The first time I saw Mrs. King at Ebenezer in the 1970’s I didn’t quite know how to respond. There seemed to be a certain aura that surrounded her. I sensed immediately that she was uncomfortable with my reaction, which I am sure she’d witnessed frequently. I stood there staring and rather in awe of the woman.

After the assassination of her husband, Mrs. King was determined not to let his death end the non-violent movement and the momentum that had been years in the making. With other civil rights leaders she planned and established the Martin Luther King, Jr. Center for Non-Violent Social Change. Located next to Ebenezer Baptist Church, the King Center transformed Atlanta. It included an adjoining reflecting pool with the renowned and identifiable tomb of Dr. King where Mrs. King greeted countless visitors who came to honor the great leader. Annually, thousands of people throughout the world visit the King tomb and tour the legendary sites on Auburn Avenue.

In the1980’s I was fortunate to work for Mrs. King at the Center. At first I worked on a grant to research and develop a curriculum on non-violent social change and then to briefly direct the non-violent program. How to describe this experience?

Mrs. King told me that the plan was for the King Center to train activists in non-violent methods and for SCLC to serve as the activist arm of the movement.

With that as her goal, Mrs. King established a unique institution. The center was a mecca for civil rights leaders and grassroot activists from all over the world. Youth around the country came to the Center to be trained in non-violent methods for social change and to meet and be mentored by civil rights giants like John Lewis, Bernard LaFayette, Reverend C. T. Vivian, Rosa Parks, James Orange, Reverend Joseph Lowery, Ann Bradenon and on.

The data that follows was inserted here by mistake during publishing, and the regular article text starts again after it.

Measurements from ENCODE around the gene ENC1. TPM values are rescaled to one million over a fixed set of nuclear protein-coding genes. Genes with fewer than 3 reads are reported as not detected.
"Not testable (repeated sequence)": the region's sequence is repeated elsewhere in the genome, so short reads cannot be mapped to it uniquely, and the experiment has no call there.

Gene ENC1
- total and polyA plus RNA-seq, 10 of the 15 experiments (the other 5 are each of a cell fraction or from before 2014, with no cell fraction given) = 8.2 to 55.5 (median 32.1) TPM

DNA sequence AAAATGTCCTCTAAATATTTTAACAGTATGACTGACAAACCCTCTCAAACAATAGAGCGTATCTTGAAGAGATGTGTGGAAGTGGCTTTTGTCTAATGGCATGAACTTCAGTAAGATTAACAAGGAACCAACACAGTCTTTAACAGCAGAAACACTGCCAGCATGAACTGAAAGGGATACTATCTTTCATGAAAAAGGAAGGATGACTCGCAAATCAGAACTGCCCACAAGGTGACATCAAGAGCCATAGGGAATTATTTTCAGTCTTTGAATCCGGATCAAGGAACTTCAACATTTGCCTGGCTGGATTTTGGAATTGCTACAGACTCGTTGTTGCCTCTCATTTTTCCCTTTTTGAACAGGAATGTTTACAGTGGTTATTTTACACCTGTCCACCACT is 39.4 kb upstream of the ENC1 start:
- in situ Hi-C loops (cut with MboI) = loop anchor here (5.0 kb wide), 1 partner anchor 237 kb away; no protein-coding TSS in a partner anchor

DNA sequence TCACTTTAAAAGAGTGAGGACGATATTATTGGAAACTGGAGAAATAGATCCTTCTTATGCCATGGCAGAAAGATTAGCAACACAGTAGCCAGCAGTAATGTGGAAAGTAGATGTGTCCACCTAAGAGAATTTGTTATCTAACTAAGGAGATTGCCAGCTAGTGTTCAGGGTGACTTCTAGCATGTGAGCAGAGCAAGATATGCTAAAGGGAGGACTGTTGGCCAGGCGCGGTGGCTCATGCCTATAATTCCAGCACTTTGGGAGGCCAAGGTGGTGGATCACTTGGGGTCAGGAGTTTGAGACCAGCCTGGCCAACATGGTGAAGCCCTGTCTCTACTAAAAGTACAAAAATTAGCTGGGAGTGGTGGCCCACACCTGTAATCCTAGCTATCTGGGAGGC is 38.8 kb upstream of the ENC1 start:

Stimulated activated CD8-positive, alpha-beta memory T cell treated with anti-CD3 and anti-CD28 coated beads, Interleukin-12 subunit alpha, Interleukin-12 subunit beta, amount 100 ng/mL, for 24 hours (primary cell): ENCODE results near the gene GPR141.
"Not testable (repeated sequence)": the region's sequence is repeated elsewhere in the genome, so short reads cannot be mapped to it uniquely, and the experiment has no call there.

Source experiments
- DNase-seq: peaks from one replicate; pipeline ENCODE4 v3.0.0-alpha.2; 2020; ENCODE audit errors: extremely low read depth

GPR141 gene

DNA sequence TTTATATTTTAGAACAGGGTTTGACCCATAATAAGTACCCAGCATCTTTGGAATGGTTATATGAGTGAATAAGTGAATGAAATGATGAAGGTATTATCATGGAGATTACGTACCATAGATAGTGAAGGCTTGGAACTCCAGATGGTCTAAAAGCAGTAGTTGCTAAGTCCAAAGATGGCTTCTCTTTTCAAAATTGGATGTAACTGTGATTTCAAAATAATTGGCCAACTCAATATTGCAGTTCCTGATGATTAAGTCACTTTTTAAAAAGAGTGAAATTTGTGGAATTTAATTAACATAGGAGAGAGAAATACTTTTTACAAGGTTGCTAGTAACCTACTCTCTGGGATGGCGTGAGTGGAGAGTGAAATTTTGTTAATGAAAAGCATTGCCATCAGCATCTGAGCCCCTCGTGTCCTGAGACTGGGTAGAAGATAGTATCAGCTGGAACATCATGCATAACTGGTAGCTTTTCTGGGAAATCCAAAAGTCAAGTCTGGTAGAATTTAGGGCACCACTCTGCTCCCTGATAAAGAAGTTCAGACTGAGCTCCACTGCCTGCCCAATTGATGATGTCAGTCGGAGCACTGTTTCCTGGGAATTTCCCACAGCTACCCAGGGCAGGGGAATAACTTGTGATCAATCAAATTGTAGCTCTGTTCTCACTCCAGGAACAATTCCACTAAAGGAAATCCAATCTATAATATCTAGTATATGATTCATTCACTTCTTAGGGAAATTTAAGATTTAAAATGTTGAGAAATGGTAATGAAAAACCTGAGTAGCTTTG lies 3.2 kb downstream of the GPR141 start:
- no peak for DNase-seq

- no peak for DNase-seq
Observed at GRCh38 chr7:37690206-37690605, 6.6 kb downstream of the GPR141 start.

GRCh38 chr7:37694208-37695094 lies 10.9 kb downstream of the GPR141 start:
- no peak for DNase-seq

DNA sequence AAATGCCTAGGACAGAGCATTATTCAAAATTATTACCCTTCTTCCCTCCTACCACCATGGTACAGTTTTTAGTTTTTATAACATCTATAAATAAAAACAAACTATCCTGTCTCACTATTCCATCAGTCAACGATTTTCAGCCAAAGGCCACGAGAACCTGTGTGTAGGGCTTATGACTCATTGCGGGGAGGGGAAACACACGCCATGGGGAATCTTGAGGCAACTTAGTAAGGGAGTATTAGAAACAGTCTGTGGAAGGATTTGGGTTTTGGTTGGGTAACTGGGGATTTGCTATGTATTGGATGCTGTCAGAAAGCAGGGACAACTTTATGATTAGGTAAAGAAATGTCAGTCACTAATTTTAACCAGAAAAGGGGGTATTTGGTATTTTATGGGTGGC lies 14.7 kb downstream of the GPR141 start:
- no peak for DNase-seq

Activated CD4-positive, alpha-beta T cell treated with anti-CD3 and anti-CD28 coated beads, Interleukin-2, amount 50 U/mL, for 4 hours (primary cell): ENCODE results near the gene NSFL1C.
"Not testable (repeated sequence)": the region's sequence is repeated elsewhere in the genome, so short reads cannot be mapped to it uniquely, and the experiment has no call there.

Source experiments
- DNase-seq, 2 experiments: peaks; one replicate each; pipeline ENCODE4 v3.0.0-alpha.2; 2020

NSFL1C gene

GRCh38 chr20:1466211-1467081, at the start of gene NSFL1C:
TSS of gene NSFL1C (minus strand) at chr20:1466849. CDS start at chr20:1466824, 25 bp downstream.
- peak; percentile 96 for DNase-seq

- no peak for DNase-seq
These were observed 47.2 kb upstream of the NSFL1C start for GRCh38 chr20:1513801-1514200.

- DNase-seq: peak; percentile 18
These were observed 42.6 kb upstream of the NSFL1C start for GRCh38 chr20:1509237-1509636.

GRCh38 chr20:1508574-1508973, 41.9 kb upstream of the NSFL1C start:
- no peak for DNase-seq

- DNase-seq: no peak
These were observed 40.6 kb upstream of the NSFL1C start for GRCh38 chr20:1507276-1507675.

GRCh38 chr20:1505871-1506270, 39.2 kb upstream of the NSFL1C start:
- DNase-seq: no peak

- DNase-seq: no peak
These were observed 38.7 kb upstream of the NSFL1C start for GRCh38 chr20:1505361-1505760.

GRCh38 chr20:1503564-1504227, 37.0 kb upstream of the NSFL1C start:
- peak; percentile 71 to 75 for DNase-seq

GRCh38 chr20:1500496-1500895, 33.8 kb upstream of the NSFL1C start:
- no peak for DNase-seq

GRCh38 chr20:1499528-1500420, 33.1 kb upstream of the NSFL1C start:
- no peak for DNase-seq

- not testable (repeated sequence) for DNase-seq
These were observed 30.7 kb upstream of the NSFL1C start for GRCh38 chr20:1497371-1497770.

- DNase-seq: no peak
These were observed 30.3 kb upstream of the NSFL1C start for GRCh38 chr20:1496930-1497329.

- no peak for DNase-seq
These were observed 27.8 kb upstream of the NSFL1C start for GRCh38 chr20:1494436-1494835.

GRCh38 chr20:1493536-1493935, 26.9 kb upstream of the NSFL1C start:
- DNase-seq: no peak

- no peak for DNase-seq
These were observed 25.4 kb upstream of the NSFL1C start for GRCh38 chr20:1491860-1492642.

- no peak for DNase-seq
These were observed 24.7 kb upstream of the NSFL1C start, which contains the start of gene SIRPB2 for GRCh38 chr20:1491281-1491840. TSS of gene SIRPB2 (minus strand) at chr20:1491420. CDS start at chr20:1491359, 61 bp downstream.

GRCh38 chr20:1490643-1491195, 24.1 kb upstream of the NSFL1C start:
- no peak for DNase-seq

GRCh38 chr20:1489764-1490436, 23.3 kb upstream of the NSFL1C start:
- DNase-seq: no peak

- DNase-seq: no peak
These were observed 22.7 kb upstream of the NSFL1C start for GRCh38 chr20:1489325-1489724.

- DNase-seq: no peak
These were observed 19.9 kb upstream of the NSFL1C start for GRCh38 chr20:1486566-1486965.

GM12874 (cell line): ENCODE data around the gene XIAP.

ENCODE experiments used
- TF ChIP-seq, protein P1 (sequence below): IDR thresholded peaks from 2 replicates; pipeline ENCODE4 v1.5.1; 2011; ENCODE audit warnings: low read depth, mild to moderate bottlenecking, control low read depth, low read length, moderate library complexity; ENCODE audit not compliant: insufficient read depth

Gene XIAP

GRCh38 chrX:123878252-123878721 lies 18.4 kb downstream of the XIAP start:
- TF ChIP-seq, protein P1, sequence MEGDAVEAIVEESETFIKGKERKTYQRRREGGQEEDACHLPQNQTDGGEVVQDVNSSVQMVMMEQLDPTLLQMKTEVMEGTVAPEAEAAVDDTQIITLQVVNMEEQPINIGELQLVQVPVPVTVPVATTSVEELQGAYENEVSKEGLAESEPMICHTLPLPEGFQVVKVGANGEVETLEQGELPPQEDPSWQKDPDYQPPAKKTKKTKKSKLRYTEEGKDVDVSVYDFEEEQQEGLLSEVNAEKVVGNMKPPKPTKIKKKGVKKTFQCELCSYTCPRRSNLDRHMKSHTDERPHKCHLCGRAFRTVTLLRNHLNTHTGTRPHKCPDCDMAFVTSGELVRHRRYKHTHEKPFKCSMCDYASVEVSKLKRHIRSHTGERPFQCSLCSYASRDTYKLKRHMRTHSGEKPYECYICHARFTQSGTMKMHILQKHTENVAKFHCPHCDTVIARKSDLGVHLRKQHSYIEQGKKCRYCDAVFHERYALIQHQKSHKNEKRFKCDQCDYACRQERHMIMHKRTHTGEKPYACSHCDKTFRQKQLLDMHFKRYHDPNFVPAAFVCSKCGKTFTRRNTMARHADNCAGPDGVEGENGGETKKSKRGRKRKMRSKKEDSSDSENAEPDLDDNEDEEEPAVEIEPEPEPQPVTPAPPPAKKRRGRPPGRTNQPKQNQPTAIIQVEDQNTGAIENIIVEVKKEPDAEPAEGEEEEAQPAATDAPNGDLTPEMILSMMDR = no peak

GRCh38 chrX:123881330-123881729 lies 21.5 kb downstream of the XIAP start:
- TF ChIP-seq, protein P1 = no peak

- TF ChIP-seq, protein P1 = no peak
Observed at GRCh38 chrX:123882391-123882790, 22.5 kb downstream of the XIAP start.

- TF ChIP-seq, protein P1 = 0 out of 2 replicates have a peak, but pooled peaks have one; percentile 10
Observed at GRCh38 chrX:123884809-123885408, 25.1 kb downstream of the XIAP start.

There were forums on every conceivable issue of relevance at the Center ­ if it concerned a struggle for justice, Mrs. King was receptive. Of course, her primary interest was to address the triple evils of racism, militarism and imperialism and she did exactly that!

Mrs. King institutionalized in Atlanta an appreciation for and acknowledgement of Mahatma Gandhi and his philosophy of non-violence. She did this through literature, forums and annual events honoring Gandhi.

She honored Rosa Parks and established a special room at the Center we always knew affectionately and respectfully as the Rosa Parks Room. I remember when Mrs. Parks came to the center for the inaugural ceremony of this room. Mrs. Parks was known as the mother of the civil rights movement. By refusing to walk to the back of the bus in Montgomery in 1955, she launched the modern civil rights era. From her action, the Montgomery Bus Boycott was initiated which Dr. King was asked to lead. This was the beginning of his remarkable civil rights career.

While many of the King papers are in institutions around the country, today the Center also holds archival materials and literature on civil rights history and non-violent philosophy. Mrs. King was adamant that they were available for those who wanted to learn. In addition, she made available to us all, Dr. King’s writings, and the history of the movement in film and numerous recordings of speeches by King and others. She was vigilant in her quest to provide virtually every conceivable opportunity for people to learn about the modern civil rights movement and the methods for change.